t A DOLGELLEV OFFICE. j^ST Friday an abortive attempt was made at kj gelley to elect a clerk to the Justices in the FE*CE of the late Mr CHARLES MILLARD. NO ^er *han to. i. magistrates attended, a larger sih .er' we suppose, than since the last t^Pointment. Mr W. R. DAVIES, one of candidates, had addressed a letter to Presiding magistrates, calling attention to « law which states that those entitled to «< •e in the election of clerk are the <stices acting in and for the petty ses- k:Ionàl division." We do not pretend to II Ow when a magistrate is deemed to be ggd. t, in and for a petty sessional lvisi0n." It may be that a court of law hold that a magistrate who only e^derl and voted every time an appoint- was made was "acting in and for e petty sessional division." Mr W. R. VlRs is a man of determination, and it R. °n the cards, if magistrates vote when appointment is made who are not ]e ^ed to vote, that their right will be I« FI!Y J- C* HUGHES, solicitor, Pc e other candidate. Mr W. R. DAVIES Vo^ted against Mr GRIFFITH WILLIAMS'S ?' and Mr J. C. HUGHES protested T|PLQ8T SIR EDMUND BUCKLEY'S vote. When l :tt Vote was taken five supported Mr W. Qd bAvms and fin- Mr J-. C. HUGHES, the election v. as postponed for two Before the time comes for the tlj*' attempt to till the vacant clerkship, h lumber of magistrates anxious to take in the election, whether qualified or ,Qlay *)e increased. In ^these days the Qj.ple has been accepted of deciding by -patters like that which the magistrates k °'gelley failed to decide by open voting. not c^00?e a clerk by lot ? That is ^Oi ^ie Chairman of the Cardiganshire p0iice Committee has been chosen n, or(. occasions than one, and it saves a < lIQt deal of worry and trouble. We do ^derstand the condition of mind which i tl,e es members of public bodies who neglect k,, ordinary duties of those bodies, to go ,vote for a friend or partizan when an tfi^lrifnient has to be made. We have i for many years to arouse the public con- < W ,Ce on this subject, but have not made qnq progress. There is the appointment, < ffje there also are the applicants and their ] s- The possessor of a vote does ask ( S.e^ a lot of very subtle questions in < ^'Stry, but juRt votes for his man and ( Jw s for the next appointment. It is to be s hn^Wed that magistrates and others who 1 6 the power to make appointments are not e^^ther to blame for the way they | their power. Canvassing is some- carried to the point of persecution, He Candidates who are very scrupulous their opponents are likely to win are foe s- particular in securing adherents if j/16'1, own side. We shall be very glad u contest ^or the Dolgelley justices' 8hip does anything towards convincing ^ivfl^rattt,? who do not usually act in the to Sl°n> that it is not in the best of taste ^c £ 0riSne their valuable services to the l0ri official a°d the bestowal of pa- at jJe. If the ten magistrates who voted S&l °!selley last Friday are within their Of tight they must be their own judges "igbOQd taste. If they act beyond their I'ob 1 We think Mr W. R. DAVIES will lI.q ably demonstrate that fact. Candidates .istrates are sll honourable men the fight can be carried on in good 11.1\ iut", and without offensive personalities, °ught (o be carried on, it may not a pleasant break in the monotony f in Merionethshire, but send a little %j!lir>g interest into the neighbouring ^is$les" Nothing particular turns upon are appointment and both the candidates istt olicitors well known in the town and ^«ct. .l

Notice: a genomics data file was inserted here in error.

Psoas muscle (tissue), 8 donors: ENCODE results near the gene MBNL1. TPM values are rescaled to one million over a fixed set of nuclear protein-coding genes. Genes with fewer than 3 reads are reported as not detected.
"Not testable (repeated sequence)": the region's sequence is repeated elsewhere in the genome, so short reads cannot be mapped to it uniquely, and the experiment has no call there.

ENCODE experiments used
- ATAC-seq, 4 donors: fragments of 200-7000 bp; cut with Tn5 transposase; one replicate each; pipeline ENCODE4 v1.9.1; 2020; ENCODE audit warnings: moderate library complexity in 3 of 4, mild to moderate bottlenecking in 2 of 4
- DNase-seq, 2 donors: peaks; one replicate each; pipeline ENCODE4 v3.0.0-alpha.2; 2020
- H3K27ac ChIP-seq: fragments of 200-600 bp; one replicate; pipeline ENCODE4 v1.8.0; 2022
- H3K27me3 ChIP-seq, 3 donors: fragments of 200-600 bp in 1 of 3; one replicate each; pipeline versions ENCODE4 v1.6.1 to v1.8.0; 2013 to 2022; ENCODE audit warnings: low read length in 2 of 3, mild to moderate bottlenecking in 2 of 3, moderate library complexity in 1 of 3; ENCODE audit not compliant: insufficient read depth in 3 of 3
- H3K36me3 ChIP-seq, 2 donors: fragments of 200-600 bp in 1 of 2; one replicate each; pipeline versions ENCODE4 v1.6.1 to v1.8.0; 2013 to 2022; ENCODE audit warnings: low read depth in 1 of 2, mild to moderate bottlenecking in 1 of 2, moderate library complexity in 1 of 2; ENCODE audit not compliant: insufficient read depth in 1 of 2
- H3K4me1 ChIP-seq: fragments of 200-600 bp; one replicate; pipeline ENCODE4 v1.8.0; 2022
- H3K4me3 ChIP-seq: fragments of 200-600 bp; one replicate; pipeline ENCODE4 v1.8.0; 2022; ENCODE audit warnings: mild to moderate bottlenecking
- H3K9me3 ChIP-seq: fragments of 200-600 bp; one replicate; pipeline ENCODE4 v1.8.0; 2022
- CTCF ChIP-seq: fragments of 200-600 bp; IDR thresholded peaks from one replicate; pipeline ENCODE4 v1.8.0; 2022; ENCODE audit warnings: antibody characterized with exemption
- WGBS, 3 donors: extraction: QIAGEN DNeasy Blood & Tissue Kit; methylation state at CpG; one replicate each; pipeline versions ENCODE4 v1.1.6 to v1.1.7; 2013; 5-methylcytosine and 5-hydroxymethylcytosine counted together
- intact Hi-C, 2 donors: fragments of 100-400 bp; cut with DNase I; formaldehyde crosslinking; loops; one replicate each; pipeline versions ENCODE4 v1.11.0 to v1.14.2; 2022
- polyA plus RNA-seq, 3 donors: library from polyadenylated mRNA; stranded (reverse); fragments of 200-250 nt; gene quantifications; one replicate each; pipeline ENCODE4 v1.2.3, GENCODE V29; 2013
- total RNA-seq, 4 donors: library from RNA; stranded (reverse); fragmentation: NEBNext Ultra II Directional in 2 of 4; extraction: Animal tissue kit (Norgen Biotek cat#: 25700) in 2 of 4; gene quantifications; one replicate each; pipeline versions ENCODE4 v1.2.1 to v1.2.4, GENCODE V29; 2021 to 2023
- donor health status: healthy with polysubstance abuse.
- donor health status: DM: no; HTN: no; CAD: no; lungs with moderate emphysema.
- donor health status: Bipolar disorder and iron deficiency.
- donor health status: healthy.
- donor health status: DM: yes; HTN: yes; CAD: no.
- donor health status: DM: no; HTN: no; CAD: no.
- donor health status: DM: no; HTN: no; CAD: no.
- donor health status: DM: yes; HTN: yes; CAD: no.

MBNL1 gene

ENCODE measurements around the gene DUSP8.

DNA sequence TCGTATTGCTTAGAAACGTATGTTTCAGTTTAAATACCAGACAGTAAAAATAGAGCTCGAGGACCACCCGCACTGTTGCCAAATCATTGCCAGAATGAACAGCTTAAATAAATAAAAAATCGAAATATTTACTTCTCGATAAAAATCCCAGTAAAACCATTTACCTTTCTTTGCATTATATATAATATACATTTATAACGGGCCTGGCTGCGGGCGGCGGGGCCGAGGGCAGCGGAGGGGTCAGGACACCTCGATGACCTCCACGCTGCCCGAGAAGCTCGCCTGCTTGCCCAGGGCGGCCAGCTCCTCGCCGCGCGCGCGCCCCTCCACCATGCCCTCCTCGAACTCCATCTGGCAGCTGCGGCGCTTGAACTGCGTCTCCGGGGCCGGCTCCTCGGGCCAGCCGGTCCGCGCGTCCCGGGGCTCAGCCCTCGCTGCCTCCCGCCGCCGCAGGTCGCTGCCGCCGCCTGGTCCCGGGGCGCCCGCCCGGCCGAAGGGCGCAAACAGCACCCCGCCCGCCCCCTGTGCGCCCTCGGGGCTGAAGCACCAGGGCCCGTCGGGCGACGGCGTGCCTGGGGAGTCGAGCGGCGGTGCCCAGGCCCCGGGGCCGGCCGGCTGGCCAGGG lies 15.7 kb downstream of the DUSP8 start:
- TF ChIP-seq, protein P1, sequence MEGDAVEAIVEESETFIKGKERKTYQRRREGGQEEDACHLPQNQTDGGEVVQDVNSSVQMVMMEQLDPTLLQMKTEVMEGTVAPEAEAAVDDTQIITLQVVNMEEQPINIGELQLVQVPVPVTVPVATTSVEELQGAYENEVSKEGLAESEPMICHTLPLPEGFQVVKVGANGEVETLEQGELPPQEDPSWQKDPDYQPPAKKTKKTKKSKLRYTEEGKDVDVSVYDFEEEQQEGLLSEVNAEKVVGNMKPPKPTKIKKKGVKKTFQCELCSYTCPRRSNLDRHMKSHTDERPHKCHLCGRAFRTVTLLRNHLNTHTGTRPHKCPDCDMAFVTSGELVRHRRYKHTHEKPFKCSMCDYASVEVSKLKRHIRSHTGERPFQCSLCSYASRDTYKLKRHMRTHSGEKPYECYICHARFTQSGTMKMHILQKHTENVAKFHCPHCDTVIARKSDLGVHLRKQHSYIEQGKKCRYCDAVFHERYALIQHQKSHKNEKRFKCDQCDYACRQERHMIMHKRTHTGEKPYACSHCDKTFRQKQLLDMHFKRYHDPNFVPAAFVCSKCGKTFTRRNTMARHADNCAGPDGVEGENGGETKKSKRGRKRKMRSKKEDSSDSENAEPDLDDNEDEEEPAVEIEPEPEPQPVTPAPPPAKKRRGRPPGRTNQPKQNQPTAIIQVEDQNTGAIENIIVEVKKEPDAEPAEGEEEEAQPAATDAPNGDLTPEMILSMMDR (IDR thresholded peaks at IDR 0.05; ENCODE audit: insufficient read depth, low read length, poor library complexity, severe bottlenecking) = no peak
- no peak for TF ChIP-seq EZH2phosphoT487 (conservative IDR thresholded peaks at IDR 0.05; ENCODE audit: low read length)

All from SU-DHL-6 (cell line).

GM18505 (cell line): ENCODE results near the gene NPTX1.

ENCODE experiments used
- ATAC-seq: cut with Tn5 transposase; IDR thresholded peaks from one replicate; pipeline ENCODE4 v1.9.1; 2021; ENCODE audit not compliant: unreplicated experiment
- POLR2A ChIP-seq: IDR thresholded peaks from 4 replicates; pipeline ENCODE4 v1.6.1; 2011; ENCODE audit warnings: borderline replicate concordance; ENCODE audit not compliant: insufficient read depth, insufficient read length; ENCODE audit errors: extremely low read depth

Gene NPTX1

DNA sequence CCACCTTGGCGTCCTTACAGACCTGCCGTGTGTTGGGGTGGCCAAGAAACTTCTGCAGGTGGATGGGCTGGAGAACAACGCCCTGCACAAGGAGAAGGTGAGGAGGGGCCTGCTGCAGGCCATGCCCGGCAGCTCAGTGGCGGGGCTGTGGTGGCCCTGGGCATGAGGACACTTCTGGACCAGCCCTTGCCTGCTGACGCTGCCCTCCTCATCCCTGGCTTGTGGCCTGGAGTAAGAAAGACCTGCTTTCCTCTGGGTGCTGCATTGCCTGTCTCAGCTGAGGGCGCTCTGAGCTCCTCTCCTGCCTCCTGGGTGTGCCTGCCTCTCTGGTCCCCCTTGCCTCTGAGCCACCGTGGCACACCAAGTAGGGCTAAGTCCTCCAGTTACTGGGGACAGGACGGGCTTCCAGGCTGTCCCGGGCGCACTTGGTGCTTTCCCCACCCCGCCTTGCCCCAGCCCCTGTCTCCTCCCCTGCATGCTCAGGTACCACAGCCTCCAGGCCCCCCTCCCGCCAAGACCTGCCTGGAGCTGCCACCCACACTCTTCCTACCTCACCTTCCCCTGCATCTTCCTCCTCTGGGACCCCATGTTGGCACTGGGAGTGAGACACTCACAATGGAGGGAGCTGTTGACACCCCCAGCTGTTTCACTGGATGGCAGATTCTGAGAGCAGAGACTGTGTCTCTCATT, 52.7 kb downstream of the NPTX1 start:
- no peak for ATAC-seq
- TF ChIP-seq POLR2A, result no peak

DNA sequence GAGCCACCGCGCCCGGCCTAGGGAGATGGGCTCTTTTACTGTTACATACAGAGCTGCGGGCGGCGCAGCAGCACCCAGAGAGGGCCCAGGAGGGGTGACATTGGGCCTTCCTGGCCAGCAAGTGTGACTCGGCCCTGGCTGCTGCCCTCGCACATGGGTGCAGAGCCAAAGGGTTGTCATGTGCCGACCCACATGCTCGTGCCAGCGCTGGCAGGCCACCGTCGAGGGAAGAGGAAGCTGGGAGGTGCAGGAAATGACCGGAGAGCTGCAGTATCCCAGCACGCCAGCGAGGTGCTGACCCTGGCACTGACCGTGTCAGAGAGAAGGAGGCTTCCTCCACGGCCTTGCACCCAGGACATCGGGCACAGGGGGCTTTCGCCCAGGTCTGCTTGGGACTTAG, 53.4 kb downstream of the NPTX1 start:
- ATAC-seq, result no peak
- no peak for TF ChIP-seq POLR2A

(jal and general notes. At i farmers are beginning to ask where s..0urei"3 are to be found who work for nine or inRs a week. One farmer wishes to say ls labourers average 17s öù a week aud have i besides. He asks if labourers better -VeS w,len they migrate to London and have shillings a week for two rooms ? The chief *hy labourers leave tiie rui'al districts is ;^re is no career before them. In towns 'S °hance to rise. When there are allot- small holdings to be l.ad everywhere, 0 la,„ers ^11 not he as eager as they are now to go 8e towns. LYTTON in hia will said that it ^eb\v ^es^re to be buried in the mausoleum of /he side of his sister, and that the ^is funeral should not exceed £ 5, in "to the cost of the cotfin and of the trans- KCo 'S body t° Knebworth. He wished that t\Venti°nal symbols of affection" should be ^0r his funeral. The real difficulty about tt¡etlts e.^Pensts js that those who have the arrange- ^tjy 1 persist in doing everything on the most lik 6* only by the express desire of1 ^ate Earl of LYTTON for BimpUcity that ation at funerals can be put down. Jh ^°nd ^ress'ves have won all along the line in t County Council elections. This is a be tajetu* sigQ and should enable strong measures ^)le]Q a8»inst owners of hovel dwellings, to* nee(^8 to be educated in order to put ° many of the evils which destroy the Daily Chronicle and the Star hare -Pro?ressive8J an<^ the result is I' lilt .ter(,I1" ry. One of the extraordinary facts Ure 6 ^aily papers is that municipal O1' the •n0t- 8trongiy dealt with. A telegram l>i,incelQ';r^Ues s0ms obscure foreign prince friost -SS have more space given to it than mportant local event. An almanack for this year predicts that there will be an abundance of vermin, such as toads, locusts, and mice. This prediction is a safe one to make. especially as that very astute person the gamekeeper, egged on by his almost equally wise master, is destroying every hawk, owl, and other bird of prey he can reach with his gun. Plagues of rats and mice are bocoming very common, and it is high time for landowners to adopt measures for the pro- tection of those birds and other animals which prey mainly on vermin, even if now and then they do take a head of game. Farmers have enough to con- tend against without having to fight rats and mice. It is said that "one of the most patriotic personages in England is trying to create panic about the British navy by attempting to show that it is only about half as strong as it ought to be. The ruling classes of this country have so managed that about sixty millions of revenue are expended every year in paying for old wars and preparing for new ones. Where is the Liberal cry for economy? When money has to be saved by governments it is not saved out of army and navy expenditure, but out of the sunis devoted to the payment of debt, and in delaying necessary refotms. A few pounds are begrudged fcr educations, but twenty millions are squandered without a thought on more war ships. The high and patriotic person" who is belittling the British navy in foreign papers should be dragged to the light. Is he a pensioner on the country he is betraying ? An Anglesey county court case has ended in the whole estate being absorbed in costs. This is not a very remarkable ending to a Welsh law case, but in this instance there is a deficiency of £3 15s 6d. which the poor lawyers will have to lose, and the question is whether something should not be done fer them ? The way law suits are started and carried on in Wales is one of the wonders of the country, and when whole estates have been swallowed up, as in the Anglesey instance, the litigants are pre- pared to find more money to still go on fighting. We are sorry for the lawyers who are JE3 15s. 6d. short of their taxed costs, and we implore a sym- pathetic public to com9 to the rescue. .)Eo The Cambrian Railway Company, with fine con- tempt for the comfort of their customers and supreme disregard for the convenience of their own servants, evidently do not intend to improve the Aberystwyth station. The pillars which obstruct the platform are to remain. The insufficient plat- form accommodation is not to be increased. The rat-hole arrangement for supplying tickets is to con- tinue. Excursionists are to be loaded in the spare ground sidings. We believe the plans are ready to bring before any government official who may have to hold an inquiry in order to show that the Com- pany intended to remedy the defects. Plans of this sort are really useful, but in this case are somewhat at a discount. « Nothing is more difficult than to persuade people who are hindering the progress of institutions and movements that their retirement would be an un- mixed blessing. Lord ABERDAKE and the other members of the College Council who are responsible for all sorts of mudclements cling like limpets to bheir places. The College was burnt down in 1885 and the people who have muddled the registrarship are just the same people who lost the opportunity Df obtaining money to rebuild the College. The people who have neglected the Deed of Settlement are the same people who have landed the College in i debt of eight or tea thousand pounds. The old students, as we have pointed out many a time, are willing to help the College, but nobody can help an institution that is muddled from year to year as the University College of Wales is muddled. A Swiss writer says that the question of peace or war in Europe is not to be settled by France and Germany alone, but by an European understanding. Disarmament is out of the question so long as Germany holds Alsace-Lorraine against the will of France. These two provinces are not worth the ost of tfhe present standing army kept up by jrermany. We quite understand that Germany jould not give up these provinces, but might not something be den" to put an end to the determina- :ion of France to wipe out what is considered to be ¡he dishonour of 1870 ? It is only by an under- standing amongst the States of Europe that the crushing armaments which are surely eating the ueart out of the nations can be reduced. The nations are reeling under th(ir loads of debt towards bankruptcy to uphold the played-out game of fewer than a dozen kings and emperors. When will the Qntions awake ? A great reform might easily be effected in the administration of justice if the powers of County Court Judges were increased. The limit of the jurisdiction of county courts is £ 50 in common law and jE500 in equity causes. No greater issues are involved in £ 50 than in £ 1,000. What is wanted is that all sorts of business which has now to be taken to London and to Assize Courts should be tried in what ought tc be really county courts. If Parliament were not completely blocked by absurd compliance with all sorts of antiquated and obsolete forms and usages, a measure of this kmd would be passed, ard we should hear no more of the block in the London courts. Thousands of cases are taken from the country to London which could be far more cheaply and satisfactorily settled in the districts where all the parties live. The districts of County Court Judges would have to be smaller and the remuneration would have to be greater. The work done 'oy County Court Judges is, on the whole, satisfactory and the extension of their jurisdiction would be a great ain to the country. ♦ Indignation meetings have been held at Hull to protest against a School Board prosecution in that town, and Mr LABOCCUERE is indignant, Here is the case as stated in Mr LABOUCHERE'S paper "A girl named FLORENCE CAWOOD, who had been licensed from a truant school as assistant or servant to a shopkeeper in the town, went out from her mistress's house on a Sunday night and retrained with a friend at the house of the friend's mother till Tuesday. She was charged at the "police-court with escaping from her mistress, and was sentenced to ten days' imprisonment and four years in a reformatory. The girl will be sixteen years old in April, so that she will thus be kept in virtual imprisonment till she is all but twenty years of age. The sole offence recorded against this girl is that of playing truapt-first from school and, in the above case, from her mistress but as a set-off to this, the mistress gives her -in excellent character in other respects. An in- dignation meeting has been held in Hull in sup- port of an appeal to the HOME SECRETARY on the girl's behalf." Then Mr LABOCTCHERE concludes in this way I should hope that Mr MATTHEWS will not only release her at once, but will also call the attention cf the Educational Department to the wooden-headed and stony-hearted conduct of which the Hull School Board have been guilty in instigating such a prosecution." Now, we really must remonstrate with Mr LABOUCHERE. Does he not see that FLORENCE CAWOOD is only a girl, and as her whole sex is unrepresented in Parliament, and as no women has a vote, it is quite right that FLORENCE CAWOOD should be treated as the slave she is. The law is agsinst FLORENCE GAWOOD, and simply because phe is a woman it is in no danger of 1. being protested against in the House of Commons, where no woman has a seat, and for whose members i no woman has a vote. Mr LABOUCHERE cannot en- slave women and pass vmjuft laws against them and then prevent injustice Mr LABOUCHERE and all these who prevent justice being done to women are to blame for the wrong done to FLORENCE CAWOOD. We used to think that Mr LABOUCHERE was a Radical, Vut we find h is merely a programme I Liberal like almost all the others. Mr HENRY TATE offered the nation a valuable collection of pictures and also offered to spend £80,000 in building a gallery to put them in if the Government would give him a site at South Kensing- ton. The Government say they cannot give him the site and the offer of pictures and money has had to be withdrawn. The obstacles thrown in the way of anyone who wants to benefit the nation are very great and numerous. It is said that scientific men want the site Mr TATE required, but they have no national gift to make. They only want to keep something eo that it can be used when it is wanted. It is almost incredible that a gift like Mr HENRY J TATE'S should have to be withdrawn, but such is the case. Some of theJ members of the Dolgelley Local Board say that the death rate of over thirty-four per 1,000 for the past year is not very unfavourable It is about three times as bad as it opght to be. That is all. The MEDICAL OFFICER says it is an exceedingly high rate. We believe it is the highest death rate for a whole year of any town in the United Kingdom. If that is not bad, we should like to know what is bad. We would say more, but in face of the intelligent opinion of some mem- bers of the Local Board, we abstain. What can be said to the inhabitants of a small town like Dol- gelley who are not disturbed by a death rate of thirty-four per 1,000. Why, the place is more fatal than a battlefield. During the year there have been thirty-six more deaths than births, which means that the town will soon be depopulated. Not so very unfavourable The whole thing is incredible. The average ichurcii parson has no idea how completely he is out of sympathy with the people and with the spirit of the times. The acceptance by Government of the proposal that State-aided schools shall be used for public meetings has completely shocked the clerical mind. That public money should be given in support of denominational teaching does not shock the clergy that the rate- paid attendance officers should hunt up scholars for denominational schools does not shock them but that the only public building in a district should be open to all the public has shaken them to their foundations. The London Conservative papers are full of the lamentations of parsons who evidently feel that their worst enemies are of their own household. If the clergy cannot trust a Tory Government who are they trust? Mr BRYCE, M.P., who has eleven times brought a motion before the House of Commons in favour of giving the public access to uncultivated mountains and moorlands, has at last been successful, the motion being accepted by the SOLICITOR- GENERAL for SCOTLAND on behalf of the Govern- ment. In this matter what is good for Scotland is good for Wiles. Near Aberystwyth and elsewhere there are to be found landowners who, as Mr BRYCE said about the landlords of Scotland, still talk about the land as if they had made it. We have often wondered that landowners have not hit on the cheap way to popularity which is open to them by thowing open to the public lands which could not possibly be injured by being walked over. The Government have admitted that the acceptance of Mr BRYCE'S motion entails legislation. When this matter is legislated upon it is to be hoped that Wales will be included in the measure, for Welsh mountains and moorlands are as attractive as any in the kingdom. V • Last week the working women of Vienna held a meeting to discuss their position. One speaker said that working woman must not expect any results from the emancipation striven for by educated women. She must hope that the workmen's aions would be fulfilled, and then she would not have to work hard, but would be able to return to her woman's miesion of bringing up her children and providing for her family's comfort. Another woman rose to protest against this, wisely declaring that the working women asked for equal rights with men, and would do an eqnal share of work. She complained that the law restricted the freedom of the Press, and then a Government Commissioner interfered. Some sharp words were exchanged, and the official declared the meeting closed, a measure against which the women protested vehe- mently. When women find that Govern- ments are opposed to them and silence them they will rise against their slavery and against their owners. Women have only to demand justice-equal justice with men-in order to bring themselves into collision with the authorities. Freedom has always to be bought with suffering, and women are not going to buy it at any other price. Mr JOSEPH CHAMBERLAIN, who used to be a Radical and wanted to be a dictator, is in favour of village councils, but he does not think that they would have the enormous effect anticipated hy Gladstonian politicians like Mr JOHN MORLEY. We do not like to even seem to teach Mr CHAMBERLAIN anything, but wise men only expect that village councils would tend to promote the interests of villagers in all things concerning their advancement and the improvement of villages. Where there was no public life in a village, the establishment would not create life but where there was life the village council would give means of expression and power of action. A Town Council, like that at Aber- ystwyth, may allow its own resolutions to remain inoperative and may be mean, or spiteful, or foolish, but from time to time that body is roused to action and reform becomes possible. In twenty or thirty years even a market miy be built at Aberystwyth, but if there were no Council nothing could ever be done. District councils with con- siderable powers are more wanted than village councils. The Local Government Act has stimulated rural life by enabling comparatively poor men to offer themselves for election on county councils. At Machynlleth, for instance, a draper has defeated a member of a noble family. When even Mach- ynlleth asserts itself and wins, it is hard to say what may not happen. We now almost believe that Machynlleth will supply itself with clean water for domestic purposes, and set about the improve- ment of the weekly markets The Welsh have an adage which warns people not to cross bridges before they come to them. This is just what the timid insist upon doing, much to their own and everybody else's discomfort. The colliers have created a great scare by announcing that four or five hundred thousand of them intend to cease work for a fortnight in order to maintain prices. At once the ever-present middle-man grasped the situation, and as soon as the panic, stricken householder ordered more coals he found that the price had been raised. The mines are still at work and there is no coal famine, but coal is as dear as if all the mines in the country had been shut up for a month or two. The miners who have resolved to keep up prices by limiting the coal supply have discovered that already they have punished the poor and seriously interfered with the wages of their fellow-workmen in almost every industry. Further, they have already been com- pelled to remember that there are coal mines in other countries besides England. A very slight rise in the price of coals or any other commodity^ will bring it from other countries, as the coal panic is bringing coal from Belgium. Working mm have many lessons to learn, and there can he no question that they will learn one of them over this idea of ceasing work in order to maintain prices. The only persons really benefited will be the middle-men, who in London have raised the price of coal more than ten shillings a ton. Owing to the increased domestic demand for coal, several mills in Nort.h eaat Lan- cashire, where the miners number 16,000 and the factory operatives 200,000, have had to temporarily stop work. If the collieries stop, it will be almost impossible to continue other industries. Industries are interdependent and even the collier cannot live to himself. With coal scarce and very dear, it ought not to be necessary to advise the people to keep cool.